Everyone loves a good story. We remember them, connect emotionally with stories and pass them on.
Understanding the value, companies like Nike engage “corporate storytellers,” to keep the company’s history alive and relevant to new employees.
Telling your story is integral to tapping into consumer’s emotions and luring them your way. Let’s break down the art of storytelling into the five W’s.
What: Storytelling means sharing what makes your product or service unique in order to make an emotional connection with potential consumers. Stories aren’t always in writing. Photos and videos tell stories, too, and visual information is processed by our brains 60,000 times faster than text.
A good story doesn’t just list the distinguishing features. It also conveys the advantages and benefits of those features in a way that makes people want to experience them. A good story goes beyond just your business.
Why: As people go through the stages of making a purchase, they want to be entertained, inspired, and informed. Storytelling gives your business a personality – one that’s friendly and hospitable.
Who: Your story is best told by—or about—real people, not a faceless brand. Sure, the company founder can be your spokesperson, but so can any other employee. If you support a local charity, someone from that organization could talk about how your support makes a difference.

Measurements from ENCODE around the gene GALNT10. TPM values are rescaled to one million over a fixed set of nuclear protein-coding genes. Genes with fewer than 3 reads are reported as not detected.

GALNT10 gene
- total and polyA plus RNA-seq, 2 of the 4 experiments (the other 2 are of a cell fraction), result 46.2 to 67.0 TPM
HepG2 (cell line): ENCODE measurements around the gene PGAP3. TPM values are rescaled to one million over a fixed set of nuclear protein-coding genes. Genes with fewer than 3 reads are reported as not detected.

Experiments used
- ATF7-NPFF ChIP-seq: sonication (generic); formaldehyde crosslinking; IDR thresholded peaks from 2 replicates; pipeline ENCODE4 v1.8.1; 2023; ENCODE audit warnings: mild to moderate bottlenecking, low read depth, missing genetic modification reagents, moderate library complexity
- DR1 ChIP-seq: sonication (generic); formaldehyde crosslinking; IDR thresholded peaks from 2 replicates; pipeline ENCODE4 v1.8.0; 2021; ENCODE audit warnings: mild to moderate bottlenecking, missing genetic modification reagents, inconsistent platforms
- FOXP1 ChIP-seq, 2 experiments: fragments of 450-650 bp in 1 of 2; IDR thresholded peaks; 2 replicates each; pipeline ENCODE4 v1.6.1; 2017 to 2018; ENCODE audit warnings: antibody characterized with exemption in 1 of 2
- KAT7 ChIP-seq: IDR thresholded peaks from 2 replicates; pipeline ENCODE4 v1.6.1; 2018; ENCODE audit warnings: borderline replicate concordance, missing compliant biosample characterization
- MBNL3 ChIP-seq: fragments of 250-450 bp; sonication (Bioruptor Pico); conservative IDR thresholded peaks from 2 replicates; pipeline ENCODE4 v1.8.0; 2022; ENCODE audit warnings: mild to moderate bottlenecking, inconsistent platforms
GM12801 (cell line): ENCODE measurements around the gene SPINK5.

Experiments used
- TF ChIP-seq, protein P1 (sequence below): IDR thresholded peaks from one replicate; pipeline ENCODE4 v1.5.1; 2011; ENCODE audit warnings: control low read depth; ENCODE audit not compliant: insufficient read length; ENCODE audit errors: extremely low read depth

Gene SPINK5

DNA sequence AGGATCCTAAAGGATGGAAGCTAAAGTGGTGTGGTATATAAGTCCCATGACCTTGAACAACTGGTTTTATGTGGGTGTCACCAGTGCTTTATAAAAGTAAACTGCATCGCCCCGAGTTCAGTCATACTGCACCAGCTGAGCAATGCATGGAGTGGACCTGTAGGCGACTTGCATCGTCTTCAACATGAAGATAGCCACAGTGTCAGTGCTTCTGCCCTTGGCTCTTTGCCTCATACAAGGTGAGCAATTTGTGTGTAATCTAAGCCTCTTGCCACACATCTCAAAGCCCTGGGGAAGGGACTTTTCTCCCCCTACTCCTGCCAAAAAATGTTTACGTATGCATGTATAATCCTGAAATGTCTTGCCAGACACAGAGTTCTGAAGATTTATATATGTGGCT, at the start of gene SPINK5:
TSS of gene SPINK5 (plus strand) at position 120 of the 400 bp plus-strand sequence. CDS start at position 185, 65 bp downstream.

Where: You can tell your story on both print and digital platforms: brochures, direct mail pieces, website and blog, e-newsletters, and social media channels like Facebook, Twitter, Pinterest, Instagram, and YouTube.
When: It’s a balancing act, but you should strive to include stories within other marketing messages as frequently as possible. Create a series of personnel profiles in order to introduce one staff member every week. Tie your stories into holidays and special events. Take advantage of memes on social media, such as “Throwback Thursday,” to present a lighter look at your past.